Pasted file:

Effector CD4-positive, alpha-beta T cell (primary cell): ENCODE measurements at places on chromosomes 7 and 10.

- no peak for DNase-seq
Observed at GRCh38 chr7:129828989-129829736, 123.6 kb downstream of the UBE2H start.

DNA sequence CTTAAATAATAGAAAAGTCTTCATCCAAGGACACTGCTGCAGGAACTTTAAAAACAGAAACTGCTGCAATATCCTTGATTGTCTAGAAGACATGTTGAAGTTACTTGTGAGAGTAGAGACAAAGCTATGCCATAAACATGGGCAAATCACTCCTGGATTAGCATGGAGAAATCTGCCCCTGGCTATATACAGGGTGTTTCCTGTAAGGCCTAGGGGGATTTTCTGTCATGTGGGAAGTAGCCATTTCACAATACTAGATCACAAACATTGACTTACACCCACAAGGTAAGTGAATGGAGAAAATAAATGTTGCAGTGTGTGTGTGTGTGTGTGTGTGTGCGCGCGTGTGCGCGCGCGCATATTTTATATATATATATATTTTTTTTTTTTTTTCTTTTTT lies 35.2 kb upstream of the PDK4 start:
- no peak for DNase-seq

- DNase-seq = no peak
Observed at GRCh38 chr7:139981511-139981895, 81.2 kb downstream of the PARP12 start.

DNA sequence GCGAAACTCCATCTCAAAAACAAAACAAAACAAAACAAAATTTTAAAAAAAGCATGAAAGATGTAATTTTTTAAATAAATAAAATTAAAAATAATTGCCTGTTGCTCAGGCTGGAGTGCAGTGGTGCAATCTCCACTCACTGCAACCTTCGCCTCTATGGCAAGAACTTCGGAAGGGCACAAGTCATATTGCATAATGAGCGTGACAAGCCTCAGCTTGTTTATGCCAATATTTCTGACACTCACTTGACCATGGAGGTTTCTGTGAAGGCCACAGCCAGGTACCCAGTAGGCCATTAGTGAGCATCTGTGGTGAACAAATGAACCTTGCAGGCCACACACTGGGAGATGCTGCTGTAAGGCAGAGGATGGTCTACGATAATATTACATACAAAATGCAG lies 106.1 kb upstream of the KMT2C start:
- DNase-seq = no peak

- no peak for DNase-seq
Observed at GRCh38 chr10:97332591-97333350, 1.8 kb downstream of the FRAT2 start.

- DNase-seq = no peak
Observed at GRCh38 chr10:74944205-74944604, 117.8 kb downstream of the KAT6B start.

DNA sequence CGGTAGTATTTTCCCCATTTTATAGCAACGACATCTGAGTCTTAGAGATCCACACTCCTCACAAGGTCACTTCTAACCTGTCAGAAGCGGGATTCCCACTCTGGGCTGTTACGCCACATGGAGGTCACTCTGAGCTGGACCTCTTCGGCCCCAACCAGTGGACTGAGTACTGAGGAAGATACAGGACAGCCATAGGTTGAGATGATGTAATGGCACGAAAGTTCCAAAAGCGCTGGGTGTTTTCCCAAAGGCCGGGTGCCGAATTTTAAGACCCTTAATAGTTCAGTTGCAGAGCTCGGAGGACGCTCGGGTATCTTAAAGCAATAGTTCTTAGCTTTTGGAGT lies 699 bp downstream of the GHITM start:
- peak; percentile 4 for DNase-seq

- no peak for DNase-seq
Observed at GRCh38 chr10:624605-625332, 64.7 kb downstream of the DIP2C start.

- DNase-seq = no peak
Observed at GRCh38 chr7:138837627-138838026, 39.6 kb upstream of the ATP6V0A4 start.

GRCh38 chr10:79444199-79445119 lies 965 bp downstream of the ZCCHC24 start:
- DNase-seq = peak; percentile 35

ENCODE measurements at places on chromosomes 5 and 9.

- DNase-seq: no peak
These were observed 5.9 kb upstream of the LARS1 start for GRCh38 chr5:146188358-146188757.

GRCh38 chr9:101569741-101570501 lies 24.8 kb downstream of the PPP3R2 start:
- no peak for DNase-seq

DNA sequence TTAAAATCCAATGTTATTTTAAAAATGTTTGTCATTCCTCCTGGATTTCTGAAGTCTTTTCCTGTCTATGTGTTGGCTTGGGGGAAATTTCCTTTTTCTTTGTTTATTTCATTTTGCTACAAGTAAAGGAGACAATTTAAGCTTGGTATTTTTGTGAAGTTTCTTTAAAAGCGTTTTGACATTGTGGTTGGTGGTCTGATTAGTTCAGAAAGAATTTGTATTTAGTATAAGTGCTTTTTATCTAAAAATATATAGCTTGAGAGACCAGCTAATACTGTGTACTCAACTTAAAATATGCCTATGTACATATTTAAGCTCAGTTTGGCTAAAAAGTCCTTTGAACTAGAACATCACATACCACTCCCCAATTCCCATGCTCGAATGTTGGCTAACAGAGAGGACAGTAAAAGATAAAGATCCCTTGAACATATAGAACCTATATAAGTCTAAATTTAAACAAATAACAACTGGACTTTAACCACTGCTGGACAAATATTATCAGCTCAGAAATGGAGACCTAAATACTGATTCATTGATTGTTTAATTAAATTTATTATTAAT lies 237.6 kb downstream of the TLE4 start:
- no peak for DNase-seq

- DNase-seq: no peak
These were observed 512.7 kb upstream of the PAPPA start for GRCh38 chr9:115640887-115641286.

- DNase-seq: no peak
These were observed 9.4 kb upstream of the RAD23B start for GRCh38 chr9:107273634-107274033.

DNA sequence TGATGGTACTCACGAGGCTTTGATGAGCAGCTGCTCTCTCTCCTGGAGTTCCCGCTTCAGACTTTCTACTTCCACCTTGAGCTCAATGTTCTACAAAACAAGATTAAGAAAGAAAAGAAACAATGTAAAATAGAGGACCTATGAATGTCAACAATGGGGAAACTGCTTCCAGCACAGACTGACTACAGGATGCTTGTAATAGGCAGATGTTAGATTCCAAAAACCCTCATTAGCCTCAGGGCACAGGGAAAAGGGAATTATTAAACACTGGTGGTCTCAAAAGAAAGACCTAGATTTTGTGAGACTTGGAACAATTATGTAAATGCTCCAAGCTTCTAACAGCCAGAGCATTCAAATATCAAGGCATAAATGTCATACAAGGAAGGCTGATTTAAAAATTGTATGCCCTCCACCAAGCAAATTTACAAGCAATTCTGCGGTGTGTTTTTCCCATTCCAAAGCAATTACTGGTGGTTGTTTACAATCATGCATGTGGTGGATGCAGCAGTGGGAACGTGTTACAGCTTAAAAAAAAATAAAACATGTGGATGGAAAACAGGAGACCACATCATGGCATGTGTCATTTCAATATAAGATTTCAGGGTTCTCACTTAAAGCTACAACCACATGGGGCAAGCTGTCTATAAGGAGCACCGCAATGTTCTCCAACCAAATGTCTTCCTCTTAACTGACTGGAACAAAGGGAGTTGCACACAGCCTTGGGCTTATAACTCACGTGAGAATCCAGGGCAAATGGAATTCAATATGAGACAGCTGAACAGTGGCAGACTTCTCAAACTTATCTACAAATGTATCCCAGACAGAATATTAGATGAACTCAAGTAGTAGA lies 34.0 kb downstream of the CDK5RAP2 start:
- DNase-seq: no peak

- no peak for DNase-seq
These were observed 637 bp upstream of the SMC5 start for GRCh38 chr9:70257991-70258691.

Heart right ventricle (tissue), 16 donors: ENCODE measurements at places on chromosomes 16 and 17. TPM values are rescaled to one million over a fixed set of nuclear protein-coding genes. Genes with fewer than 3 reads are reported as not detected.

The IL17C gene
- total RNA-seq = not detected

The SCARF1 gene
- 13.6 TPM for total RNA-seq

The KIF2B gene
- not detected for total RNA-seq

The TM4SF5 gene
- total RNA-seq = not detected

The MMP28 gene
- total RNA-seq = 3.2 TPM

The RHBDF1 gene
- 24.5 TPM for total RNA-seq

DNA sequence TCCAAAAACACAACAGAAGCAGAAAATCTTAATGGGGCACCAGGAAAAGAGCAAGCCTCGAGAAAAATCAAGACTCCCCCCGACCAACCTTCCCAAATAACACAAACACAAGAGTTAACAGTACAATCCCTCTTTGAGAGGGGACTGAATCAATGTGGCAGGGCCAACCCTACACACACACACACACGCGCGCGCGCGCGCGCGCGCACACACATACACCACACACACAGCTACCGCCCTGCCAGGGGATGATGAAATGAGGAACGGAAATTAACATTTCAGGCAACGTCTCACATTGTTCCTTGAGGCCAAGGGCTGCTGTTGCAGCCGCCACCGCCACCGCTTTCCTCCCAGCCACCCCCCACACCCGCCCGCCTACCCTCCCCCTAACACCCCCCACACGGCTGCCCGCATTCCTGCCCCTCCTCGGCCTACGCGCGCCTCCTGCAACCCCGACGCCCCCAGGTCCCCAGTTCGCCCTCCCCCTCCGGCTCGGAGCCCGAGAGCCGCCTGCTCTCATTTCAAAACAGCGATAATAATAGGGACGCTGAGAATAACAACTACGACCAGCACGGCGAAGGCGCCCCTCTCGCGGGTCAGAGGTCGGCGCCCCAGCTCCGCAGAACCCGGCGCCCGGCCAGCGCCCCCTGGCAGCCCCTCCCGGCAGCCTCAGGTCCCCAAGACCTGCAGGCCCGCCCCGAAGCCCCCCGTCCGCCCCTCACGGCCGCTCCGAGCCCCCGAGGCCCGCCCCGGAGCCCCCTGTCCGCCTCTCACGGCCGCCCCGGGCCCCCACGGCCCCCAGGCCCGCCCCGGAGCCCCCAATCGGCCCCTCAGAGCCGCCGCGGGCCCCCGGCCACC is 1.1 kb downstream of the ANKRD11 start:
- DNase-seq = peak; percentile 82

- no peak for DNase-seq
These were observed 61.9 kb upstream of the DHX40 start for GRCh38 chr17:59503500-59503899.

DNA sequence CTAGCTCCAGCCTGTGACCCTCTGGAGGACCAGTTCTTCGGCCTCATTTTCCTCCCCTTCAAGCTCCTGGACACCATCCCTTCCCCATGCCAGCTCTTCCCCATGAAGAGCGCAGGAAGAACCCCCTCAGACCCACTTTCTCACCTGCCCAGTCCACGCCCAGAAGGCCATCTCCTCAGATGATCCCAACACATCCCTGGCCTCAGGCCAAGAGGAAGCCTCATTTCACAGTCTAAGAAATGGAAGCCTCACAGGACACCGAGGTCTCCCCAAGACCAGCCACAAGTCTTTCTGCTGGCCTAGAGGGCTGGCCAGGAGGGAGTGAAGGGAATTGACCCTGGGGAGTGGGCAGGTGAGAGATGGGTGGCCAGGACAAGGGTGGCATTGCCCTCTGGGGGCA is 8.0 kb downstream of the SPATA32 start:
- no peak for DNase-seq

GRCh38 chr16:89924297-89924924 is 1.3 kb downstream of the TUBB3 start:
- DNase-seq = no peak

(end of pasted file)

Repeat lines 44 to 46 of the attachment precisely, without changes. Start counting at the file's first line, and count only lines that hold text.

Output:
The TM4SF5 gene
- total RNA-seq = not detected

The MMP28 gene